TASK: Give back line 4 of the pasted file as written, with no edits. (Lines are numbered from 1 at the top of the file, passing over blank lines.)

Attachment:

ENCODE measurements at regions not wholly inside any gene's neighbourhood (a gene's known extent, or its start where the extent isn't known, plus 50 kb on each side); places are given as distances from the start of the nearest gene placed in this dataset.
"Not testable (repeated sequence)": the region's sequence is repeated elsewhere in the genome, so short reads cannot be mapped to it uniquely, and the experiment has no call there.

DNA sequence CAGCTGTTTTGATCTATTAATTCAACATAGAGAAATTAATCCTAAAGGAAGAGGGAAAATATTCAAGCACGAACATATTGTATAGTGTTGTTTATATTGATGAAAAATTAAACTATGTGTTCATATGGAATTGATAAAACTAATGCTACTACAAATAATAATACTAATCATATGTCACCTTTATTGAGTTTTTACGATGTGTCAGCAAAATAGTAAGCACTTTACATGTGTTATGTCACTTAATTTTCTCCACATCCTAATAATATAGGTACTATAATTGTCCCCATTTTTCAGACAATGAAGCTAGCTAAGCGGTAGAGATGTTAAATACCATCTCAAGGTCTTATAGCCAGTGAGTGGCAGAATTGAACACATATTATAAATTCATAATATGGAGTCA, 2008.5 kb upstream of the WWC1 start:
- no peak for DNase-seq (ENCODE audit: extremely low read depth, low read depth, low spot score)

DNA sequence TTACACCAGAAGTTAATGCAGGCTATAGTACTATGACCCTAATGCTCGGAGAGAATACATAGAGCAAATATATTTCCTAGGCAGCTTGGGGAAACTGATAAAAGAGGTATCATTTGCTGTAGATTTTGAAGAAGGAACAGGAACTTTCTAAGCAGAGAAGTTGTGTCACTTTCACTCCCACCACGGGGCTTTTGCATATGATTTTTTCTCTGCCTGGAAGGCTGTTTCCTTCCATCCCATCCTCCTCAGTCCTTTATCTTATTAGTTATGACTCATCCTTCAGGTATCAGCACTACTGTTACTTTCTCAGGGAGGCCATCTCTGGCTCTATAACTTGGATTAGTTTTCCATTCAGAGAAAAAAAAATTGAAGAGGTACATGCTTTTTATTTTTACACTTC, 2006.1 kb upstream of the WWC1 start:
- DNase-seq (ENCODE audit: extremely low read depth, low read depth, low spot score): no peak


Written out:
- no peak for DNase-seq (ENCODE audit: extremely low read depth, low read depth, low spot score)